TOM SACHS: Chawan
April 15 - May 13, 2023
APRIL 15, TOKYO, JAPAN - Tom Sachs: Chawan presents new ceramics and sculptures at Tomio Koyama Gallery, Tokyo. Sachs has immersed himself in the practice and study of ceramics, including daily ceramics practice and a two-year course of intensive ceramics study with master JJ PEET in 2012. Since then, hand-forming chawans has been part of his daily ritual. He learned to use various ceramic types, including porcelain and stoneware, and multiple firing techniques.
Sach’s formal archetype is the work of Raku Kichizaemon, a Korean potter, who was abducted by Hideyoshi to come and revolutionize ceramics in Japan in the 16th century. The legend of Raku was shrouded in mystery, but some understand him to be a simple roof tile maker, who, when instructed by his tea master, Sen no Rikyū, produced shockingly simple unadorned tea bowls. Sachs even flew to Japan solely to examine “Kanokomadara”—a 17th century black Raku-ware chawan in the Tokyo National Museum that is considered a national treasure.
Many of Sachs’ chawans have suffered disasters from shattering both in the kiln and from use. This exhibition displays works with traditional kintsugi repair, executed in collaboration with Gen Saratani, but others are repaired by carbon fiber-reinforced epoxy resin.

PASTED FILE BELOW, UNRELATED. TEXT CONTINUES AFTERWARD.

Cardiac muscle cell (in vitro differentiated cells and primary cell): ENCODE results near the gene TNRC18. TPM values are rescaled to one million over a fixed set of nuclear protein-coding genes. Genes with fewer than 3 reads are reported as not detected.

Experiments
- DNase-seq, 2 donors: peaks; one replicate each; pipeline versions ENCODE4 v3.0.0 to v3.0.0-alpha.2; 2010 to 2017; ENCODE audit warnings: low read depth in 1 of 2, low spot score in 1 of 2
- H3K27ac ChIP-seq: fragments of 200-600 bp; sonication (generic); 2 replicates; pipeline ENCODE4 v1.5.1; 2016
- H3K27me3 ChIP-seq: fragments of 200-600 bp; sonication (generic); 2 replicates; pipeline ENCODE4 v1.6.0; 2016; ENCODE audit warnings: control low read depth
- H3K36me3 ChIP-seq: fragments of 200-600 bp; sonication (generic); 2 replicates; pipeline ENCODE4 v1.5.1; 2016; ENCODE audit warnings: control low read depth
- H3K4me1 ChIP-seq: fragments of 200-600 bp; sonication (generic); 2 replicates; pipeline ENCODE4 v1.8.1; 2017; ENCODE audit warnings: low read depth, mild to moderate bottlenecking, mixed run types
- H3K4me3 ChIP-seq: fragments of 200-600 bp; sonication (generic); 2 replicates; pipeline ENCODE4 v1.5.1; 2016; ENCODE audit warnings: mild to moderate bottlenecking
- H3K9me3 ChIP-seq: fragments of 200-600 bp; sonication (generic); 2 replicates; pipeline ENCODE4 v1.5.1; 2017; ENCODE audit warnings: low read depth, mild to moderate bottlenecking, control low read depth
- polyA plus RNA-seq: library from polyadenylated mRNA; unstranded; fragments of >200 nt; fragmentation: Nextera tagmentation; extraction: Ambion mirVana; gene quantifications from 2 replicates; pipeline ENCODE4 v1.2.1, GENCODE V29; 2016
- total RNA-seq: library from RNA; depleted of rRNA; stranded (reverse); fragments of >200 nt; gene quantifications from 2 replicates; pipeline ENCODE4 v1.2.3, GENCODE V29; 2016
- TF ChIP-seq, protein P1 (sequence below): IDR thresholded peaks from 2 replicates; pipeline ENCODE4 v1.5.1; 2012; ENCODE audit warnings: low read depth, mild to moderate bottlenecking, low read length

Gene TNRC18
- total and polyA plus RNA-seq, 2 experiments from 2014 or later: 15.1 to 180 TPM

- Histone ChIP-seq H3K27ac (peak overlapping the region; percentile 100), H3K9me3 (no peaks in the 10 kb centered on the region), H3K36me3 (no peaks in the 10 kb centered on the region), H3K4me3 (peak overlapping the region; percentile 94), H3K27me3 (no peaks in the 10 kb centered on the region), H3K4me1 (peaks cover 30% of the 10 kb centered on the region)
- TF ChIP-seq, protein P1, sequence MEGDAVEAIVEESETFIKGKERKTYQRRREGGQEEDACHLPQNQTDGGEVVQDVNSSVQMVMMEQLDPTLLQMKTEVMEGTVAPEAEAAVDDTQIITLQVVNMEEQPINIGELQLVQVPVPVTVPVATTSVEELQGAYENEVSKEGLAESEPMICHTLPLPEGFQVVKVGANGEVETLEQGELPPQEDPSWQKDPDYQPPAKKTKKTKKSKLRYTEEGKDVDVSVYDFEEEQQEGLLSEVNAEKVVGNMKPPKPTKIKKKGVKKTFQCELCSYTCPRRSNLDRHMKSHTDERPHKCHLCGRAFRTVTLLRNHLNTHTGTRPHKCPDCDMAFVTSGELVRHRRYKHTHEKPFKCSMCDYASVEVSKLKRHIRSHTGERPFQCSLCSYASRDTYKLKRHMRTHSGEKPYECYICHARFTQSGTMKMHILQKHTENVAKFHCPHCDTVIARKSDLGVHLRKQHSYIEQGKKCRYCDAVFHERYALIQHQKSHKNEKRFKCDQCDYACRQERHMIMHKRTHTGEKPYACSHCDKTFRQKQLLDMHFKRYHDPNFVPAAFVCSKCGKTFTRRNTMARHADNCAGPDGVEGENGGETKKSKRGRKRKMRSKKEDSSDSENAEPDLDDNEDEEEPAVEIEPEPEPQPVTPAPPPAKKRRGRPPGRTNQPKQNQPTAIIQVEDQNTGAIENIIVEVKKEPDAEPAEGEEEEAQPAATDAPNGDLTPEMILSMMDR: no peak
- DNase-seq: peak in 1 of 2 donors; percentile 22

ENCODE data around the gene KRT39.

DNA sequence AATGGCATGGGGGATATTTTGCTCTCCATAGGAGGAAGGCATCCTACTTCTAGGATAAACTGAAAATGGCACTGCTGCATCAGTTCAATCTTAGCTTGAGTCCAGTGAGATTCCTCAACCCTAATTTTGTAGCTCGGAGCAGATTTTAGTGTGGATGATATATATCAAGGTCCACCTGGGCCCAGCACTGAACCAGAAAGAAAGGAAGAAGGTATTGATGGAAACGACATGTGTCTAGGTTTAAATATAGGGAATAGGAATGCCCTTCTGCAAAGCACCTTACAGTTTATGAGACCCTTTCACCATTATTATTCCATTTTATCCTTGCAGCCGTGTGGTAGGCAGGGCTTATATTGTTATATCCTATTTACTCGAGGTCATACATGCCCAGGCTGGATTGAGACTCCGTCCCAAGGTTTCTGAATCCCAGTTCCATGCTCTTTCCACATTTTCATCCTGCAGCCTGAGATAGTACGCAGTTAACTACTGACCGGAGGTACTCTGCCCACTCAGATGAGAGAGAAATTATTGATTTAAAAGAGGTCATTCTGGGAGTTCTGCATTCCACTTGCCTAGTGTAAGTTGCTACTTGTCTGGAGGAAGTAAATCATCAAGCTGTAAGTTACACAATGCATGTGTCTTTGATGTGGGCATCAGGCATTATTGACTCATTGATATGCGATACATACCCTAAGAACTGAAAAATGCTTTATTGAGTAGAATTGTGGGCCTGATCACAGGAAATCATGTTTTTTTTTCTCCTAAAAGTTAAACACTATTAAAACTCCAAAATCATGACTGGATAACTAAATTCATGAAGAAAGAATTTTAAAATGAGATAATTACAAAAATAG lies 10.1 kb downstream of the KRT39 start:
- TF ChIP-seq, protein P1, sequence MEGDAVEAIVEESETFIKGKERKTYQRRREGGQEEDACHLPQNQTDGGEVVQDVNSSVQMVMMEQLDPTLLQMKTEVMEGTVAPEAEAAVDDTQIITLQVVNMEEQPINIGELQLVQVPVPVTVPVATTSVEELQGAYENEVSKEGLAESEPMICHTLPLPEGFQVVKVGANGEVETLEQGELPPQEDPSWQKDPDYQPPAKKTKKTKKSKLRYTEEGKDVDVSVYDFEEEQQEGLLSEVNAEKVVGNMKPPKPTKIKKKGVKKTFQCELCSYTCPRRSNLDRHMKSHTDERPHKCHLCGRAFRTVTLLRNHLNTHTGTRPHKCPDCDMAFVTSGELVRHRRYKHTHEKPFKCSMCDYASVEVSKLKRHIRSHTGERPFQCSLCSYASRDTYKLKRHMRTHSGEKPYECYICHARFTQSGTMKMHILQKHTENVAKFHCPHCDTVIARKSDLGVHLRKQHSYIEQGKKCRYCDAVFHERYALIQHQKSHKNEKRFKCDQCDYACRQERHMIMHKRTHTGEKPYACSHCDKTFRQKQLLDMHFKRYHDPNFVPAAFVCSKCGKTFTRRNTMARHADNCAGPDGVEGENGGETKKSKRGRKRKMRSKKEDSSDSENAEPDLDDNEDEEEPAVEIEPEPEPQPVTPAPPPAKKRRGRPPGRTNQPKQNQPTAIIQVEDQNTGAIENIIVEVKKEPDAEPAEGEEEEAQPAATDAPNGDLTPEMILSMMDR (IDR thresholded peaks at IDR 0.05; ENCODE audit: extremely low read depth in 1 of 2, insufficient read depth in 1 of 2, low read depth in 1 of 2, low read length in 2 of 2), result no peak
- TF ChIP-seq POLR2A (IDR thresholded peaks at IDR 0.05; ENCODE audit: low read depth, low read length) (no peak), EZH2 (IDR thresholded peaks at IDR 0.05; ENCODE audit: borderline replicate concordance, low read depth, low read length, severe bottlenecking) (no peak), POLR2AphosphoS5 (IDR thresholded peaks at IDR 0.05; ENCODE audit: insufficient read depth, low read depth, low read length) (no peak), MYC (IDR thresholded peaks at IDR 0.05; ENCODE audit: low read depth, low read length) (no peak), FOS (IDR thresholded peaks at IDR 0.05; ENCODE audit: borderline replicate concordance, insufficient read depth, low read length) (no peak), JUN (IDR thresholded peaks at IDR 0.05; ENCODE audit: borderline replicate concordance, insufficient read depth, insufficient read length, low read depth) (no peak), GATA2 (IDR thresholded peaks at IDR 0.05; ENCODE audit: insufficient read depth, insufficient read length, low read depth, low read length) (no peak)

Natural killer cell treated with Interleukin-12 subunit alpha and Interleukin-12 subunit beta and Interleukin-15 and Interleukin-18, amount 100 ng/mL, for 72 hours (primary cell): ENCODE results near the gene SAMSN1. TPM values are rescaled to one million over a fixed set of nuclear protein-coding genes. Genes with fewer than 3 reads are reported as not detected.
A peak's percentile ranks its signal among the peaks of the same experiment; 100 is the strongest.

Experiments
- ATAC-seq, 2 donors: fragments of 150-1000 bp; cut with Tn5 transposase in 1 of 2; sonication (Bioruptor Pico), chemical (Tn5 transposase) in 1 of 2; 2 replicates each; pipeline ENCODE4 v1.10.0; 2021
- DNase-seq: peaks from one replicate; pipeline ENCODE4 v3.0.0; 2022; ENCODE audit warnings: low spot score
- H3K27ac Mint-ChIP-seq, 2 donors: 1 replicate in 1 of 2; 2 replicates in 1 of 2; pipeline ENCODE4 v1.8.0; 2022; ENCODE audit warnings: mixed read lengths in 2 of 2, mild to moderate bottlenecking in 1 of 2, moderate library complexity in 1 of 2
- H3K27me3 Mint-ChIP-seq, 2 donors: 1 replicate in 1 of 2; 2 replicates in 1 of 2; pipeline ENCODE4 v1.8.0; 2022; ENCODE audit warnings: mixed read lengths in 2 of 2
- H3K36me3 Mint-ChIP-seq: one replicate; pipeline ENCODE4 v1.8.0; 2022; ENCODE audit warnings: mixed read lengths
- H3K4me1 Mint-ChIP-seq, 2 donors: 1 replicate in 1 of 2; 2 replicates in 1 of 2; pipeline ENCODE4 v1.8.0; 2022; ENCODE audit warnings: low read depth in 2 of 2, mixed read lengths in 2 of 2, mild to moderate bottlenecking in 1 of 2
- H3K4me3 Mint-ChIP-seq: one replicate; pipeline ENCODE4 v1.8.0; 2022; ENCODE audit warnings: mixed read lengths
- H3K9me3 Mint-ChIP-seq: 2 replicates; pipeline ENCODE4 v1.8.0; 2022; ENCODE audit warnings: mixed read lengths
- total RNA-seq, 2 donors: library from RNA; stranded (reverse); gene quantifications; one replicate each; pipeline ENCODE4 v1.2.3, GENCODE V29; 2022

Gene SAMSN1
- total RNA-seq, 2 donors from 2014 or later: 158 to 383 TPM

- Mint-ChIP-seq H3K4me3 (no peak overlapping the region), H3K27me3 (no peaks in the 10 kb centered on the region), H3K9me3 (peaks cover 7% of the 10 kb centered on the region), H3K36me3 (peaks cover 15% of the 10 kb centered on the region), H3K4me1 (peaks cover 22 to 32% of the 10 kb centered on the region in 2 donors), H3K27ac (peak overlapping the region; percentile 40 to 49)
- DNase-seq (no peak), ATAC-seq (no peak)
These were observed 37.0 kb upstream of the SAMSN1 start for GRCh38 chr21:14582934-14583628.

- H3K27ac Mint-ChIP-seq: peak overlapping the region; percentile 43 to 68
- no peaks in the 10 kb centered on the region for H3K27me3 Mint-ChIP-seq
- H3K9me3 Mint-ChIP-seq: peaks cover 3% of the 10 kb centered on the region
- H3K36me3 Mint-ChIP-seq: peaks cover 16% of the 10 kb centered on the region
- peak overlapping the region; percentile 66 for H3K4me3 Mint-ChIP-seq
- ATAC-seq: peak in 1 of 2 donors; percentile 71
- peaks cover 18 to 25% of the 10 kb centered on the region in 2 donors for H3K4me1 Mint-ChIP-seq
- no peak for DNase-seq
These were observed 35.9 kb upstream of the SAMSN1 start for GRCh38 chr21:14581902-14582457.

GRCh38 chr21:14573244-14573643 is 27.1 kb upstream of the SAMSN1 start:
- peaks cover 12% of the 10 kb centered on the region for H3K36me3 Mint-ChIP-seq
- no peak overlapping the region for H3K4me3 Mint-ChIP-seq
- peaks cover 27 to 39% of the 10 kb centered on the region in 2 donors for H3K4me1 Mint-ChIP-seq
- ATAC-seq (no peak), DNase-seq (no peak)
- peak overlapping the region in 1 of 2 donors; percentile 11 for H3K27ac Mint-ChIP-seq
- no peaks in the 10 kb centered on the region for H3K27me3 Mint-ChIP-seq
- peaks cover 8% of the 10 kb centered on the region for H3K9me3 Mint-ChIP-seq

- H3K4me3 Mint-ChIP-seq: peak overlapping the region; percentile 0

While Sachs follows the traditional technique of hand-shaping and building his porcelain chawans, he is presenting them as sculptures on plywood pedestals inspired by Brancusi, being presented from the walls on Sach’s signature S.M.U.T.* trays, and on sculptural bases made of sonotube and cardboard. Two major pieces from the show pay homage to Nam June Paik and Sachs’ own ongoing video practice. In one, the artist has repurposed a television set from his childhood in the 1970s USA, placing a new chawan inside of the television; the sculpture is lit by turning the television set on and off. As a counter, Sachs has placed a chawan inside of a cardboard box. A video camera inside of the box displays an image onto a screen outside of the box, providing a translated view of the chawan inside.
In addition to the subversive ways that Sachs is displaying the objects, he has not simply imitated these ancient processes, but he has applied his own signature bricolage methods to the art of porcelain, while utilizing the traditional format of hand-shaping objects, rather than wheel throwing. Sachs says, “I could never make anything as perfect as an iPhone, but Apple could never make anything as perfectly flawed as my tea bowls.” These tea bowls are all hand formed pinch pots, never using the wheel, or as Sachs refers to it derogatorily, “the lathe”. Sachs believes the spinning process too closely resembles too much the 1s and 0s of the digital world and removes humanity from the experience of making.
*Sachs Modularized Utility Tray